Blast from the past

As we all endure the lockdown and the uncertainty about when and how it might end, I have been trying to avoid thinking about the past. It’s tempting to dwell on the last time I went to the cinema (Home, Manchester ironically to watch ‘The Lighthouse’), the last time I went to a pub (Tweedies in Grasmere, just hours before Johnson closed them all), the last face-to-face training course I ran (lovely people, awful drive home). But thinking back to what I had, and the uncertainty about how, when and if I will get it back, doesn’t make the interminable Groundhog Days move any faster. I’d be better off just ploughing on and working out what to do next.

So it was a strange experience to be thrown backwards in time to the heady days of 2017, when the GDPR frenzy was at its height, and the world and his dog were setting up GDPR consultancies. People still make fun of the outdated nature of my company name, but I registered 2040 Training in 2008, and I’m proud of its pre-GDPR nomenclature. The list of GDPR-themed companies that are now dissolved is a melancholy roll call – goodbye GDPR Ltd, GDPR Assist (not that one), GDPR Assistance, GDPR Certification Group (got to admire their optimism), GDPR Claims, GDPR Compliance, GDPR Compliance Consulting, GDPR Compliance Consultancy, GDPR Compliance for SMEs and GDPR Consultants International (offices in New York, Paris and Peckham). You are all with the Angels now.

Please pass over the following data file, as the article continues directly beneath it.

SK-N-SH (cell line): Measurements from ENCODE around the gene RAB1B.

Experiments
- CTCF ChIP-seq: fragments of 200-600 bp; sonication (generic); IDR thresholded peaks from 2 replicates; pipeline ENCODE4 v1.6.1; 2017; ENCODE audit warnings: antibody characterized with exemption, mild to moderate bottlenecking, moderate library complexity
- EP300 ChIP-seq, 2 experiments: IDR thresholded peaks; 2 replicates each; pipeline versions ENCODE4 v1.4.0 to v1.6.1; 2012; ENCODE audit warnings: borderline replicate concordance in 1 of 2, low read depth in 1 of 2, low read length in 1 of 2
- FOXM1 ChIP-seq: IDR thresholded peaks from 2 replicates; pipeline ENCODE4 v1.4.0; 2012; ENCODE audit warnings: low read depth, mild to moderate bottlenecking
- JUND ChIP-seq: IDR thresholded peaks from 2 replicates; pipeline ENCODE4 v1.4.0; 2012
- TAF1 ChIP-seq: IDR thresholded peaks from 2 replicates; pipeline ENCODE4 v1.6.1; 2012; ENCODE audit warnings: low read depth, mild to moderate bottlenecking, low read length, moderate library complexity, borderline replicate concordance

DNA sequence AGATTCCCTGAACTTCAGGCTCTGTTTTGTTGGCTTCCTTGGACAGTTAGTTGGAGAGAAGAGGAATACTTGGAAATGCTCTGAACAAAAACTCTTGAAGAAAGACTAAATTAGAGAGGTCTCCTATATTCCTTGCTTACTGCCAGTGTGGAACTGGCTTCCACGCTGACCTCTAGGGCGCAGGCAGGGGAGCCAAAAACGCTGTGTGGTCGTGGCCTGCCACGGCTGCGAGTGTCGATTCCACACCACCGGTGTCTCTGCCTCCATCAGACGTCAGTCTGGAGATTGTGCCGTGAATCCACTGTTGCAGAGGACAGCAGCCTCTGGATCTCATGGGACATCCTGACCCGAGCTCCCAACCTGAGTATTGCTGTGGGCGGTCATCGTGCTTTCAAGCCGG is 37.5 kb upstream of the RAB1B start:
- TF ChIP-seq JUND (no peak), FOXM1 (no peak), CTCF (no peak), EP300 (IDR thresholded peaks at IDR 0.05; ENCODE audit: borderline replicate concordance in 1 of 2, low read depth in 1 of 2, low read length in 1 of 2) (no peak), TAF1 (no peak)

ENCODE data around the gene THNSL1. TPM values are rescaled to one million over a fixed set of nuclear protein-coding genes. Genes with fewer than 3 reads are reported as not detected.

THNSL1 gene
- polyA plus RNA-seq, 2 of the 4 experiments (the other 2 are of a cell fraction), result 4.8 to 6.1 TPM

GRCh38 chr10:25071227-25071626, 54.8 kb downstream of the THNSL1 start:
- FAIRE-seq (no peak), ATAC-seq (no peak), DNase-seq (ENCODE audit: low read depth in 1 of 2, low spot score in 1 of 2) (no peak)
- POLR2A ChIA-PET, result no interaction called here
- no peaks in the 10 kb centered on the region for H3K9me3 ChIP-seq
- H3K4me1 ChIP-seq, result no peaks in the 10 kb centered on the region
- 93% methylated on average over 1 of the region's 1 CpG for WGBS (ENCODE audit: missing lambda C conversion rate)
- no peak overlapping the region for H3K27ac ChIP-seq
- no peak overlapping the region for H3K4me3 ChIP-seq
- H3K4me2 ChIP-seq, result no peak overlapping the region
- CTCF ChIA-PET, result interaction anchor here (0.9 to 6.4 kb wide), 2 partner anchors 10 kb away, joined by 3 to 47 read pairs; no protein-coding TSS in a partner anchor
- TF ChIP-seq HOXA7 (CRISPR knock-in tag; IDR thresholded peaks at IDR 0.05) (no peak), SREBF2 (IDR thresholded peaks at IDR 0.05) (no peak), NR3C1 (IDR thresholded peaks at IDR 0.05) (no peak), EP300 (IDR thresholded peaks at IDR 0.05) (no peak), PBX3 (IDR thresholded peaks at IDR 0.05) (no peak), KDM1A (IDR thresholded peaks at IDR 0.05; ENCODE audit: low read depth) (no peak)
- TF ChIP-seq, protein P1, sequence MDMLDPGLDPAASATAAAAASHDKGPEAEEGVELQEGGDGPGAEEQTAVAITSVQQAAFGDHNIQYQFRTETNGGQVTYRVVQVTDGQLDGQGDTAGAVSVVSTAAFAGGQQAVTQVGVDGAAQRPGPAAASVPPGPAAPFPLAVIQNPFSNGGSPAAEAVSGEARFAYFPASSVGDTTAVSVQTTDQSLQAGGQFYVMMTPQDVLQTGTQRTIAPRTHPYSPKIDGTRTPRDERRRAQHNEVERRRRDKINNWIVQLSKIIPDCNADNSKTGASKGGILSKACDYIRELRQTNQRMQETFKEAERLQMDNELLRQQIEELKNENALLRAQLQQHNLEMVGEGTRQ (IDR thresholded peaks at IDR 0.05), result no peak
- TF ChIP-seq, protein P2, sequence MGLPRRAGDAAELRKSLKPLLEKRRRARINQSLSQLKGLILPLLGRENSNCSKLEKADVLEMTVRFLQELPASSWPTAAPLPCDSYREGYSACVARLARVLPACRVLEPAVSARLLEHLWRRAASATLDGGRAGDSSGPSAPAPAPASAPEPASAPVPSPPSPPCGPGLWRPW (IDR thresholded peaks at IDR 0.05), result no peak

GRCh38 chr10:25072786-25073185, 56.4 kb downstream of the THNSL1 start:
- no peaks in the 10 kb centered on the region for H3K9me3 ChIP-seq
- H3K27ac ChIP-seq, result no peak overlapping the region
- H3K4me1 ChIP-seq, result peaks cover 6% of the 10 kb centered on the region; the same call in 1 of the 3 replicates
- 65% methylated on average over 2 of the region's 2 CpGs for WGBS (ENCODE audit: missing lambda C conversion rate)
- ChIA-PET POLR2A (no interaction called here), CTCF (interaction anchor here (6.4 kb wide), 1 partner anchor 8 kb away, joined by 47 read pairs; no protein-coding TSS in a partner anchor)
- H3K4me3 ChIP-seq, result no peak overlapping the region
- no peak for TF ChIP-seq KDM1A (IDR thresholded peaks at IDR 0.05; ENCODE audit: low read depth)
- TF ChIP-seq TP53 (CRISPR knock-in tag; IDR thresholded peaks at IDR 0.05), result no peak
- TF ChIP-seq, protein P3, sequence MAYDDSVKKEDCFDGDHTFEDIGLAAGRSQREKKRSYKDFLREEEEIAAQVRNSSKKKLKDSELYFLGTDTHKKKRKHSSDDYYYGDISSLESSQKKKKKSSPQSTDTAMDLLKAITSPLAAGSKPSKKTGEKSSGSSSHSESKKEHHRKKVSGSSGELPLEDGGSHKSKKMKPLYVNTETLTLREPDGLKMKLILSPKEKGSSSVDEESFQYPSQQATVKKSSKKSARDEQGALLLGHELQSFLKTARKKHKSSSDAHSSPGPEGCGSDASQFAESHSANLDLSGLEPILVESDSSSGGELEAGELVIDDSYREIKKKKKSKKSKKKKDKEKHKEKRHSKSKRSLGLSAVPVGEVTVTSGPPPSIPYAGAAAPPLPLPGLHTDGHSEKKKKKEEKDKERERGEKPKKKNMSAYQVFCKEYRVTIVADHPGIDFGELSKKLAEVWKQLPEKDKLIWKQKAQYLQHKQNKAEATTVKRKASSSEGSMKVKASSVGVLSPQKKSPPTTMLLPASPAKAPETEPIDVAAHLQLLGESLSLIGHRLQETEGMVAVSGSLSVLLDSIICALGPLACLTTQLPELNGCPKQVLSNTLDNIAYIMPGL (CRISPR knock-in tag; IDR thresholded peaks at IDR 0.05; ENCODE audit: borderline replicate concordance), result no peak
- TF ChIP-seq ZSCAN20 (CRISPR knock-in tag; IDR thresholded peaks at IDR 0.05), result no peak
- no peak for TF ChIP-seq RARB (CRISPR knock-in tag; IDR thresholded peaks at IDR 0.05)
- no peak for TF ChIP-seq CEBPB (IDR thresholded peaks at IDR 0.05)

I was cast into this reverie by a friend who drew my attention to GDPR Legal, a relatively new GDPR company, and a few moments on their website was like climbing into a DeLorean. It was all there. The professional design, the ability to provide all possible services related to Data Protection (you can get a DPO for as little as £100 a month), and of course “qualified DPO’s (sic)”. I was disappointed that there was no mention of them being certified and nary a hint of the IBITGQ, but you can’t have everything. They still pulled out some crowdpleasers, including flatulent business speak and the obvious fact that they are trying to sell software, sometimes in the same couple of sentences: “Our service includes a comprehensive consult to help identify gaps and opportunities, a comprehensive report that includes a project plan with timelines and milestones, a cost analysis, and a schedule. We also offer a software suite that will help you get there quickly and smoothly.” Timelines and milestones, people. This is what we want.